Stack Overflow is a community of 4.7 million programmers, just like you, helping each other.

Join them; it only takes a minute:

Sign up
Join the Stack Overflow community to:
  1. Ask programming questions
  2. Answer and help your peers
  3. Get recognized for your expertise

I'm having trouble understanding how to use dynamic allocation with constructors.

I use in my code a class named graph (which is just a bool 2-d matrix representing the edges between the nodes) with the following constructor/destructor (there others methods, but I dont think it's relevant here) :

class graph{

private:
bool** edges;
int size;

public:
graph(int size = 0):size(size){
    edges = new bool*[size];
    for (int i = 0; i < size; i++){
        edges[i] = new bool[size];
    }
}

~graph(){
    for(int i = 0; i < size; ++i) {
        delete [] edges[i];
    }
    delete [] edges;
}

//others methods

};

In my main, I want to use dynamic allocation :

int main()
{

    int size;
    cout << "Enter graph size :" << endl;
    cin >> size;

    graph g1 = new graph(size);

    //some processing code

    return 0;
}

Howewer, I get an error on the instantiation (ie new graph(size) ) :

invalid conversion from 'graph*' to 'int' [-fpermissive]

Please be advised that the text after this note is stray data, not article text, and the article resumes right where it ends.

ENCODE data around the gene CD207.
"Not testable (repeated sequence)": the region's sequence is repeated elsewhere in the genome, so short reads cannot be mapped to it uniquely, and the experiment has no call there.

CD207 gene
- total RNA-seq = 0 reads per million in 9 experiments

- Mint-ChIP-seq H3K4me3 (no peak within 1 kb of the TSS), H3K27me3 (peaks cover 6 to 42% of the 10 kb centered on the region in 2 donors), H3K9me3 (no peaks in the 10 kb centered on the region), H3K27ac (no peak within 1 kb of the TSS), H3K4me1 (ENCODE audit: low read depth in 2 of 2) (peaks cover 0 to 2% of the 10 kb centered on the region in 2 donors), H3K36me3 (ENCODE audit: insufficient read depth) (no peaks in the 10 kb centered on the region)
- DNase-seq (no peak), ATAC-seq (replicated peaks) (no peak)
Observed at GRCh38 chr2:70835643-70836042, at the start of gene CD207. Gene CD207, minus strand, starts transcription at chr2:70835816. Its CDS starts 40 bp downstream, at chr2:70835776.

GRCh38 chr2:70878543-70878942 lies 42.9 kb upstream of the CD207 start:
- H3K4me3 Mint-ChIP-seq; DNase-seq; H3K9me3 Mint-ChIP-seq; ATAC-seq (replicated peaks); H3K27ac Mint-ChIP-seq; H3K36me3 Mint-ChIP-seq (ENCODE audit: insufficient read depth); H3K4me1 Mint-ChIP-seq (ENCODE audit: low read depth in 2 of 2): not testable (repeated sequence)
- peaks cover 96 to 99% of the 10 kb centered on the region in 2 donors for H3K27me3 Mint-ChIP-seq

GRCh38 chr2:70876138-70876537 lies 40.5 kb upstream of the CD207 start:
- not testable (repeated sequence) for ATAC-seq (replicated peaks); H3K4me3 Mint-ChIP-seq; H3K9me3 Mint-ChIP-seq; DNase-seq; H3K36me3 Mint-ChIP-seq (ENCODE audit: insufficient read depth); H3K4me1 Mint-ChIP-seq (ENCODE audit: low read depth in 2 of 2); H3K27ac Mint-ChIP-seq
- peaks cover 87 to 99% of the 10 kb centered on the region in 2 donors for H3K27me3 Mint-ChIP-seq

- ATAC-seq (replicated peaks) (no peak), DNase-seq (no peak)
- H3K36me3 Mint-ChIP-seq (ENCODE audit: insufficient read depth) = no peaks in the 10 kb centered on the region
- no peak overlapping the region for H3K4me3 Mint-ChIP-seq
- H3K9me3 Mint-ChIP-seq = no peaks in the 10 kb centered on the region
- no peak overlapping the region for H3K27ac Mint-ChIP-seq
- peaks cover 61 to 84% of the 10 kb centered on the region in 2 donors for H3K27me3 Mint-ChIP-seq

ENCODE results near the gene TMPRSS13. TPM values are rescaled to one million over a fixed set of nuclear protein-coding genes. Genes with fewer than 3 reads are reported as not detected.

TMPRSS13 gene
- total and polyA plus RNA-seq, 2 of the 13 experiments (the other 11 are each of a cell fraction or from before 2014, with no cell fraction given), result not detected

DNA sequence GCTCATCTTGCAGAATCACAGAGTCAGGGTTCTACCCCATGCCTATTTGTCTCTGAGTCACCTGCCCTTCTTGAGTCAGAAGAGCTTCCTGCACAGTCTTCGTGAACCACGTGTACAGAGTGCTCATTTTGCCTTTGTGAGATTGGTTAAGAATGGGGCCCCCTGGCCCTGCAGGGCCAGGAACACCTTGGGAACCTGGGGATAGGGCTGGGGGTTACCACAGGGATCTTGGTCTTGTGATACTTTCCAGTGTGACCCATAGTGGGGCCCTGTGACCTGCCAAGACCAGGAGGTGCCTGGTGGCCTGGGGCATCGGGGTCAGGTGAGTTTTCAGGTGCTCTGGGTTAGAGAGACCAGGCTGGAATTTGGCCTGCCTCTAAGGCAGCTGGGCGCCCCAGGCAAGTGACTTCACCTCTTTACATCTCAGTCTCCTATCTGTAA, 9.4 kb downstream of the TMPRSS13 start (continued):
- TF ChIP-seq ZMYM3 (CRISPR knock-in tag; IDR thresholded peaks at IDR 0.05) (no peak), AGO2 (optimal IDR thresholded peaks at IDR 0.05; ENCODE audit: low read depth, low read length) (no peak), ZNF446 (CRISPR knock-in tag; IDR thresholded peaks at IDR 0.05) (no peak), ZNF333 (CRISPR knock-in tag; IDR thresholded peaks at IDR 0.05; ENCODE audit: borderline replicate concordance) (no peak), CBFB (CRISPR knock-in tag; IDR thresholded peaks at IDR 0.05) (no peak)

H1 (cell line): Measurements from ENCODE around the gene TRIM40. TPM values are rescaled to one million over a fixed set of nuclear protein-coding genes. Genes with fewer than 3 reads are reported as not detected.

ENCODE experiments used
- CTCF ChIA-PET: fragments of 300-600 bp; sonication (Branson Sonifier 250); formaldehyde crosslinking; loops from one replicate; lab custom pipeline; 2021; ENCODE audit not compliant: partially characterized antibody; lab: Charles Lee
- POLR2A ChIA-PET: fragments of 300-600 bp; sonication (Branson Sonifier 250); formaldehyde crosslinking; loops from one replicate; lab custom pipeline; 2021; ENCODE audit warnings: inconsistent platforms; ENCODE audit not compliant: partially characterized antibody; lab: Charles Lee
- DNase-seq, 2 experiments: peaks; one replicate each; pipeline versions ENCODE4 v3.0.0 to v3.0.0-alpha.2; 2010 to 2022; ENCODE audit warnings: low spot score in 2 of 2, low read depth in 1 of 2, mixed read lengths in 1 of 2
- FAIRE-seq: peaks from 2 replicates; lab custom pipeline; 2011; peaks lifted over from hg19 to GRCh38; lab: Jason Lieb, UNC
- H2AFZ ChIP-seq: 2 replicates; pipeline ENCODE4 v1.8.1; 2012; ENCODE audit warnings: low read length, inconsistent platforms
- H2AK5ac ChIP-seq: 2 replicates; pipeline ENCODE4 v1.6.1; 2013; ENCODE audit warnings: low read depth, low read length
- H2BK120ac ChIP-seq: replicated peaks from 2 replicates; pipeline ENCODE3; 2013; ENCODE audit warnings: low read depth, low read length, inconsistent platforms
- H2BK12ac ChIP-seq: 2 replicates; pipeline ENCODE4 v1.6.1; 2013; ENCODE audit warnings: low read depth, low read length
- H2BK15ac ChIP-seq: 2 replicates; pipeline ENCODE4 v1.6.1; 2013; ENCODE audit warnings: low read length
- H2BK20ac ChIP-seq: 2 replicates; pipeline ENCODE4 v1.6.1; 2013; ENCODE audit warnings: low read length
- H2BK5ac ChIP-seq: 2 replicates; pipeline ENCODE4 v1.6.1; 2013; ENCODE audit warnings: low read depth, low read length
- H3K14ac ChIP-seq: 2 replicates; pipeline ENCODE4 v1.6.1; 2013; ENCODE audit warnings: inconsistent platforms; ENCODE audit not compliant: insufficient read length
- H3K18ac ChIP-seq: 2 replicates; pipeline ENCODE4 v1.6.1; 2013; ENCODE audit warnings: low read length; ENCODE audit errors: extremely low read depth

I don't really get what is going wrong, and I'm pretty sure it's a syntax I have already seen in others places.

Actually, I dont really get how memory allocation works with the creation of object.

Here, I use new in my constructor to create the bool 2d-matrix, so it's going to the heap, no ? But if I instanciate the object using the following static instruction : graph g1(const_size);

Then it's not suppose to going to the stack ?

Thank you in advance for your answers.

EDIT

Just one last question :

graph *g1 = new graph(size);

is storing g1 (pointer) on stack, but the object is created on the heap.

graph g1(size);

is creating object on the stack, and g1 is a reference to it.

But in any case, the matrix edges would be on the heap ? Or in the second case it would somehow end on the stack ?

share|improve this question
    
graph* g1 = ... but seriously, why do you need dynamic allocation there? – juanchopanza Jan 4 '14 at 11:11
    
Truth be told, it was more to understand how I could do it if it was needed. I don't really need it right now. But for example, if I want a program who can deal with various graph size, without recompiling it each time I want to work with a different size, I would need something like that, no ? – Demod Jan 4 '14 at 11:18
    
Not in main. There you can just say graph g1(42); – juanchopanza Jan 4 '14 at 11:19
    
Why don't you use standard container objects? – Basile Starynkevitch Jan 4 '14 at 12:00
    
Because I didn't know of it. I'll look into this, thank you. – Demod Jan 4 '14 at 12:10
up vote 3 down vote accepted

The error is here:

graph g1 = new graph(size);

This should be:

graph *g1 = new graph(size);

The reason is following:

new graph(size)

is creating new graph object and it is returning a pointer to it (with graph* type), and:

graph g1 = ...